Dota 2 Banner
Image via Valve.

Dota 2 Kuku Issue and Valve’s Eventual Response

Dec 11, 2018
Image via Valve.

In the past month, the Dota 2 community has seen more hardship and turmoil than all of last year combined. Dota 2 is no stranger to issues of professionalism. In fact, we’ve covered several instances of unprofessional behaviour in the Dota 2 community at Esports Edition. But this time it was the behaviour of two players, Andrei “Skemberlu” Ong and Carlo “Kuku” Palad, divided a community and forced Valve’s hand in the most dire of times.

Two Players, One Issue

While the issue of what these player did is an interesting topic, what really stood out during this whole incident was how Valve reacted. The community witnessed growing tensions from the Chinese Dota 2 community as fans started to boycott the game, leaving negative comments on Dota 2’s Steam page, and even called for deleting the game all-together. Both teams in question did punish their own players but the problem was that fans didn’t find the punish, especially for Kuku, enough. Eventually Valve came forward with their first blog post entitled “The Major and Professional Dota Players” where they commented on how the incident was enfolding. Unfortunately, the blog post was all talk and no bite. Valve stated they hoped “that players and the community around the world will become better educated” and would “enjoy some Dota together.” The emphasis was wholly placed on community building with nothing about racism or discrimination. It was disappointing to say the least. And it did not sate the community for seeking more.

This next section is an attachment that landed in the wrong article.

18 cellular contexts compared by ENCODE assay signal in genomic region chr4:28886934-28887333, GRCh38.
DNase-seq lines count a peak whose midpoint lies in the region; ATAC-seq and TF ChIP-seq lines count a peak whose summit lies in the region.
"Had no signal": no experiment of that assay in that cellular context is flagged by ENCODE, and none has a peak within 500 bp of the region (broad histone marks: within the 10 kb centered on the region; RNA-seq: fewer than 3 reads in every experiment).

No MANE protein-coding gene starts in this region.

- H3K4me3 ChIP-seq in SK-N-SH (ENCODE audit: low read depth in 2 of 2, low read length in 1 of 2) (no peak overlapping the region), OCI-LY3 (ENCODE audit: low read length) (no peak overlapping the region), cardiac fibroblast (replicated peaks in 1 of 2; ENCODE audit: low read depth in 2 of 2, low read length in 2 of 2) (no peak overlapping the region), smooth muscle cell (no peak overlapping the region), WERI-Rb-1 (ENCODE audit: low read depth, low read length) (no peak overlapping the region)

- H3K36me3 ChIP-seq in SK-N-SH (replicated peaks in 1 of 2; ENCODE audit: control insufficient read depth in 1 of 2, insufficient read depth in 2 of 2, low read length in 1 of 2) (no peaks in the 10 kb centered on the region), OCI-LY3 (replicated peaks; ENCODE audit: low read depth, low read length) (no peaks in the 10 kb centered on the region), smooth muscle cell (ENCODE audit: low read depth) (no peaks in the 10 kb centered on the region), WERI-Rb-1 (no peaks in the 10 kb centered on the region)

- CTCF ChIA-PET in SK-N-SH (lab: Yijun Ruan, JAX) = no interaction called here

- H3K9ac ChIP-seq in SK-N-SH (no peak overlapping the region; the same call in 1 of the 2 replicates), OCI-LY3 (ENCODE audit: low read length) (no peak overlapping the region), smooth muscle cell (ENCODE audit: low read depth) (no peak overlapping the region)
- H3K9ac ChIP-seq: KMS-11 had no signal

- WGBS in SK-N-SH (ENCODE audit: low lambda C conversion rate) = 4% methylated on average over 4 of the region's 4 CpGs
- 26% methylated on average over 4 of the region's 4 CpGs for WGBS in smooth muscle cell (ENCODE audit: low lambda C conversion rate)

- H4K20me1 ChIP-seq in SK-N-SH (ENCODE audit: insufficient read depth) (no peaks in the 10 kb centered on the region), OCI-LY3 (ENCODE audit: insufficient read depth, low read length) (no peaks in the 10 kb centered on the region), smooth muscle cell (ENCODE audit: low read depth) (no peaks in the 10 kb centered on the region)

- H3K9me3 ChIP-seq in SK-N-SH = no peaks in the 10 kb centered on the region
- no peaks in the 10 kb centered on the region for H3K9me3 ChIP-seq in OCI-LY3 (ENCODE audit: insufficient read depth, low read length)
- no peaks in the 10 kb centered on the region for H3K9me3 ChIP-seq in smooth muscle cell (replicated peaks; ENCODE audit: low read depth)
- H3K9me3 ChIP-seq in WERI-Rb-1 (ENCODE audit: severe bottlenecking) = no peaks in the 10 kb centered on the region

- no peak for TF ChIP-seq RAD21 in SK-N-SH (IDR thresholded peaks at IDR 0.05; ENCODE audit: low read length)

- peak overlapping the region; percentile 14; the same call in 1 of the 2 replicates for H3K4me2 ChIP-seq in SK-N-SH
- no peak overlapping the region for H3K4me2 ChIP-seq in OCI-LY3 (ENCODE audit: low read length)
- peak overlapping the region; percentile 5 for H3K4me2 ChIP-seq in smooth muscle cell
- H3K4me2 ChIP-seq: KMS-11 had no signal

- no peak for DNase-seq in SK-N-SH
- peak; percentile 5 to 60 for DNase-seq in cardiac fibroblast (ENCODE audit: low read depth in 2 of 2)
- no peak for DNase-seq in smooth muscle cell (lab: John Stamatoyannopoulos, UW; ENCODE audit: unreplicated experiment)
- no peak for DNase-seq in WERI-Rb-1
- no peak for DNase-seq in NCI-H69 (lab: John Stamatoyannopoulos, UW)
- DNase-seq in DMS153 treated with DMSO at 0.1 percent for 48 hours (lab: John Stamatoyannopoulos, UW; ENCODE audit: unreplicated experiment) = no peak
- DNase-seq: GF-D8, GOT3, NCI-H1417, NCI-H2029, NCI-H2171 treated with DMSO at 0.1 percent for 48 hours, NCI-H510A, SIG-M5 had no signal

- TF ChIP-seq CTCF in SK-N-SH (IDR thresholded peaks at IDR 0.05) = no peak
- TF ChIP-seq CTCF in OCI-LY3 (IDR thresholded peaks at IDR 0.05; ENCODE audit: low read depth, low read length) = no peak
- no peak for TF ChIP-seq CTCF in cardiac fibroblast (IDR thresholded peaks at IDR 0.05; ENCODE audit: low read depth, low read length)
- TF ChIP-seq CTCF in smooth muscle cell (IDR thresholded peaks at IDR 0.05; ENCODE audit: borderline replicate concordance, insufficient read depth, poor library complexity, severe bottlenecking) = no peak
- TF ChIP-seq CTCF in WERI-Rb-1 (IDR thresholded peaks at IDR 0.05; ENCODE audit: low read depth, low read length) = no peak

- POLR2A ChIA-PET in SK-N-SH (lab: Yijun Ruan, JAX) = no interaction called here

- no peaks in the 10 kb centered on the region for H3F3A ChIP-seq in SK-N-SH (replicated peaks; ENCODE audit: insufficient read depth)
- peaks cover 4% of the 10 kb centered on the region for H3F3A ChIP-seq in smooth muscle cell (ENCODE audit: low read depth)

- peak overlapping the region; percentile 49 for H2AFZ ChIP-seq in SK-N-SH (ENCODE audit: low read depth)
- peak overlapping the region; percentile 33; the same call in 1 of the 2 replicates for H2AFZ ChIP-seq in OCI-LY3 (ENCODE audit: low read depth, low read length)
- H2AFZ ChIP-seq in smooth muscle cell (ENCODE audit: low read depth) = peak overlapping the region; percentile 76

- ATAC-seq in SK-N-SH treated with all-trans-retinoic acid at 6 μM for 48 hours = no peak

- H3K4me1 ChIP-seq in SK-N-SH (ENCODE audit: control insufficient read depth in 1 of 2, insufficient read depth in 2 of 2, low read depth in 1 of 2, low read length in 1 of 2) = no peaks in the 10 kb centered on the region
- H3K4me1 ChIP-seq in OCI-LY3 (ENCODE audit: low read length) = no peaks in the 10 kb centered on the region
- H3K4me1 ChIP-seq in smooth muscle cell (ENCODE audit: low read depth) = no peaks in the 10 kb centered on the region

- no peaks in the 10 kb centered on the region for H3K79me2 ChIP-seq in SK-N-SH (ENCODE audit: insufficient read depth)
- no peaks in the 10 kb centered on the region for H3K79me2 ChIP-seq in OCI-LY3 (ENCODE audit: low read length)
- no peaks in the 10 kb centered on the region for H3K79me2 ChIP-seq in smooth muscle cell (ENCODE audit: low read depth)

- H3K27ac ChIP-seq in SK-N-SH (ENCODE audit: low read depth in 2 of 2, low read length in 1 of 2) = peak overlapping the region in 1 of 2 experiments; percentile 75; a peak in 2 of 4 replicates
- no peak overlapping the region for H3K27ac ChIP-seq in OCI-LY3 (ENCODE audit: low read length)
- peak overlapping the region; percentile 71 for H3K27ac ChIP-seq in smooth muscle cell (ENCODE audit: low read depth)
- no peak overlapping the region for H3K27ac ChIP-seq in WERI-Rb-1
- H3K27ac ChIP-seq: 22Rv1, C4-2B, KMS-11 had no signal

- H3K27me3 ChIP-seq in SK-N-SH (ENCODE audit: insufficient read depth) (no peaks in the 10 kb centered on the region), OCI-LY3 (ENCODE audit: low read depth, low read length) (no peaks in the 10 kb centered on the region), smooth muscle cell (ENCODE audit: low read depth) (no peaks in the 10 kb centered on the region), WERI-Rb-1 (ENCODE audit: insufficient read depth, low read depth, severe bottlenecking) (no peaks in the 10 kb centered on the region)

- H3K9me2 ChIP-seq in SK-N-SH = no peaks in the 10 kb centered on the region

Lots of Rumors, No Real Talk

At this point, the community was still upset and there was no affirmative action being taken by Valve. Rumours started circulating that Kuku was banned from China or that the host city for the Chongqing Major was going to cancel the Major if something more wasn’t done. There were no sources for these claims until TNC Predator came forward in a series of tweets to explain what was happening.

They stated that after securing a spot at the Major, TNC Predator had claimed that StarLadder had told them that KuKu could potentially not be allowed into China. If he was allowed into China, StarLadder told TNC Predator that they could not guarantee his safety as fans were still livid about his actions. The Western Dota 2 community became very agitated that a tournament host, let alone a country, could do such a thing without the support of Valve. Valve was silent on the matter, having their one lone “hopeful” blog post represent how they felt about the issue. This meant that many Western Dota 2 community members, including casters and professional players, took it social media to stand against this unpredecented “ban” from StarLadder and/or China.

Valve Weighs In

After an influx of popular Dota 2 figures took to Twitter to stand again against the “actions” of StarLadder and China, Valve stepped in and posted their second blog post entitled “TNC and the Chongqing Major“. In their post, Valve took to clarifying some of the rumours that had been circling. Kuku had not been banned by the Chinese government nor was there any real threat security threat if he attended the Major. After speaking to the rumors surrouding TNC and Kuku, Valve took to implementing fines against TNC for their behaviour when handling the situation.